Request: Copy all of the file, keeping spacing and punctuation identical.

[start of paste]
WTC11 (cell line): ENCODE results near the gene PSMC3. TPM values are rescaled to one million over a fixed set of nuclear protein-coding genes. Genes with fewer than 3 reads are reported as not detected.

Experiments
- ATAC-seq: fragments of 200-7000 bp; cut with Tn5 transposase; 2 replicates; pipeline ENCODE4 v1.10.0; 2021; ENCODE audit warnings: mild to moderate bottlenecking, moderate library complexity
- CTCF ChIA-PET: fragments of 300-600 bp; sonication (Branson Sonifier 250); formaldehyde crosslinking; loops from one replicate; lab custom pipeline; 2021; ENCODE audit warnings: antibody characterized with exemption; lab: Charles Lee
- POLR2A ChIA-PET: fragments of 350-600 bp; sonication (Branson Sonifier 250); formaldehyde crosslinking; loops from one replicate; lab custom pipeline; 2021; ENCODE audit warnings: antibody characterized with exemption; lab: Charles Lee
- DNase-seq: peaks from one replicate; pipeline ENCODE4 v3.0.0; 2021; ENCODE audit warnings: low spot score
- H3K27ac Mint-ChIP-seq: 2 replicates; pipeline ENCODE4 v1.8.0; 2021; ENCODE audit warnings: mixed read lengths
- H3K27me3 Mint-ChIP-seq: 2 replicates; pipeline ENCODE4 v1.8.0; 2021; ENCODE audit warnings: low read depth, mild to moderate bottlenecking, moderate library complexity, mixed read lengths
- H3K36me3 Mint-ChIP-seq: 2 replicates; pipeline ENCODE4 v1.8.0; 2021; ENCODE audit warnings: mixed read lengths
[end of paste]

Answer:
WTC11 (cell line): ENCODE results near the gene PSMC3. TPM values are rescaled to one million over a fixed set of nuclear protein-coding genes. Genes with fewer than 3 reads are reported as not detected.

Experiments
- ATAC-seq: fragments of 200-7000 bp; cut with Tn5 transposase; 2 replicates; pipeline ENCODE4 v1.10.0; 2021; ENCODE audit warnings: mild to moderate bottlenecking, moderate library complexity
- CTCF ChIA-PET: fragments of 300-600 bp; sonication (Branson Sonifier 250); formaldehyde crosslinking; loops from one replicate; lab custom pipeline; 2021; ENCODE audit warnings: antibody characterized with exemption; lab: Charles Lee
- POLR2A ChIA-PET: fragments of 350-600 bp; sonication (Branson Sonifier 250); formaldehyde crosslinking; loops from one replicate; lab custom pipeline; 2021; ENCODE audit warnings: antibody characterized with exemption; lab: Charles Lee
- DNase-seq: peaks from one replicate; pipeline ENCODE4 v3.0.0; 2021; ENCODE audit warnings: low spot score
- H3K27ac Mint-ChIP-seq: 2 replicates; pipeline ENCODE4 v1.8.0; 2021; ENCODE audit warnings: mixed read lengths
- H3K27me3 Mint-ChIP-seq: 2 replicates; pipeline ENCODE4 v1.8.0; 2021; ENCODE audit warnings: low read depth, mild to moderate bottlenecking, moderate library complexity, mixed read lengths
- H3K36me3 Mint-ChIP-seq: 2 replicates; pipeline ENCODE4 v1.8.0; 2021; ENCODE audit warnings: mixed read lengths